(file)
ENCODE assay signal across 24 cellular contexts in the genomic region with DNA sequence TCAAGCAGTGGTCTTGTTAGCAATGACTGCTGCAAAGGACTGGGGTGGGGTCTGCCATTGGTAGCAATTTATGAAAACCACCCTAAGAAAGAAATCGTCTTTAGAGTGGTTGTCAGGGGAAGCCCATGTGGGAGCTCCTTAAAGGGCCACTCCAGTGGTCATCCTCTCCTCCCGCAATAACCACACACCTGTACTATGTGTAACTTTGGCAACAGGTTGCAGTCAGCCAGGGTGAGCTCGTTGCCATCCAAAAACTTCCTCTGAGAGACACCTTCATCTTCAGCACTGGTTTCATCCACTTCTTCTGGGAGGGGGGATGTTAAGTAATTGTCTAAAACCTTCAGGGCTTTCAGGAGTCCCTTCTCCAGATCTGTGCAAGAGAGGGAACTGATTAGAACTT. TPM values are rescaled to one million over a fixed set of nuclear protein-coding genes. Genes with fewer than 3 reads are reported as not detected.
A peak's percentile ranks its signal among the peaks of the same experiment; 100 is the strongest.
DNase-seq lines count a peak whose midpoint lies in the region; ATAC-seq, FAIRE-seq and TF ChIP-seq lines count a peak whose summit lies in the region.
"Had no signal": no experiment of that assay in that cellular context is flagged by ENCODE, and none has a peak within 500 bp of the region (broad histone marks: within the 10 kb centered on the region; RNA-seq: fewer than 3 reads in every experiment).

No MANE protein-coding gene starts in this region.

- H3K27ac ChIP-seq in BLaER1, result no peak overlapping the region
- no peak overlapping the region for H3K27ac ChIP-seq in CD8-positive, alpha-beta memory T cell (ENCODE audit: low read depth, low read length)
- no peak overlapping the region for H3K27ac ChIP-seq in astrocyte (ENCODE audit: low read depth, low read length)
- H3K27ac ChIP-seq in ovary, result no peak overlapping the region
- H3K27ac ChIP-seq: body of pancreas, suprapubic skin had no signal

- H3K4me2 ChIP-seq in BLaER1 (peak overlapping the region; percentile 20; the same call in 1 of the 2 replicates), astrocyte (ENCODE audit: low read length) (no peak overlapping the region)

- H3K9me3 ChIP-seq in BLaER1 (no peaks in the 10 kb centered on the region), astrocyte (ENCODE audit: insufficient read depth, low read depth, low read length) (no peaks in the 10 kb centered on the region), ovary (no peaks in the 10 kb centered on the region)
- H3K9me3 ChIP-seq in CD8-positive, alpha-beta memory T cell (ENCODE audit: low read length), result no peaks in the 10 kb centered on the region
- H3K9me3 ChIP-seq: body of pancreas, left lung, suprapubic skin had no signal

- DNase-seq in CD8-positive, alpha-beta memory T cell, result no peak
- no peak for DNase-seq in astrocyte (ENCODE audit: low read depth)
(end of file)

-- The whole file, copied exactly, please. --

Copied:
ENCODE assay signal across 24 cellular contexts in the genomic region with DNA sequence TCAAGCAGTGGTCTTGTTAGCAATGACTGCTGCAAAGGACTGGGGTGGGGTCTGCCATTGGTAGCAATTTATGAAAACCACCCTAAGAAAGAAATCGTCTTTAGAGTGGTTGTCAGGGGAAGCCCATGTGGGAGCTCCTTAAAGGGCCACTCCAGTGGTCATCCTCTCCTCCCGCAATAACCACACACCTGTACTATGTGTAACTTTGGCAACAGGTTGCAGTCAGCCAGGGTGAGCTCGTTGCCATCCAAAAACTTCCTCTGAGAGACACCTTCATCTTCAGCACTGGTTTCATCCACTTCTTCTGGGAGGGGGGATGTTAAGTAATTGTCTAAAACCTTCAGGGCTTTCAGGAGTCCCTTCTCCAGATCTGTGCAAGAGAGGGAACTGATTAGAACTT. TPM values are rescaled to one million over a fixed set of nuclear protein-coding genes. Genes with fewer than 3 reads are reported as not detected.
A peak's percentile ranks its signal among the peaks of the same experiment; 100 is the strongest.
DNase-seq lines count a peak whose midpoint lies in the region; ATAC-seq, FAIRE-seq and TF ChIP-seq lines count a peak whose summit lies in the region.
"Had no signal": no experiment of that assay in that cellular context is flagged by ENCODE, and none has a peak within 500 bp of the region (broad histone marks: within the 10 kb centered on the region; RNA-seq: fewer than 3 reads in every experiment).

No MANE protein-coding gene starts in this region.

- H3K27ac ChIP-seq in BLaER1, result no peak overlapping the region
- no peak overlapping the region for H3K27ac ChIP-seq in CD8-positive, alpha-beta memory T cell (ENCODE audit: low read depth, low read length)
- no peak overlapping the region for H3K27ac ChIP-seq in astrocyte (ENCODE audit: low read depth, low read length)
- H3K27ac ChIP-seq in ovary, result no peak overlapping the region
- H3K27ac ChIP-seq: body of pancreas, suprapubic skin had no signal

- H3K4me2 ChIP-seq in BLaER1 (peak overlapping the region; percentile 20; the same call in 1 of the 2 replicates), astrocyte (ENCODE audit: low read length) (no peak overlapping the region)

- H3K9me3 ChIP-seq in BLaER1 (no peaks in the 10 kb centered on the region), astrocyte (ENCODE audit: insufficient read depth, low read depth, low read length) (no peaks in the 10 kb centered on the region), ovary (no peaks in the 10 kb centered on the region)
- H3K9me3 ChIP-seq in CD8-positive, alpha-beta memory T cell (ENCODE audit: low read length), result no peaks in the 10 kb centered on the region
- H3K9me3 ChIP-seq: body of pancreas, left lung, suprapubic skin had no signal

- DNase-seq in CD8-positive, alpha-beta memory T cell, result no peak
- no peak for DNase-seq in astrocyte (ENCODE audit: low read depth)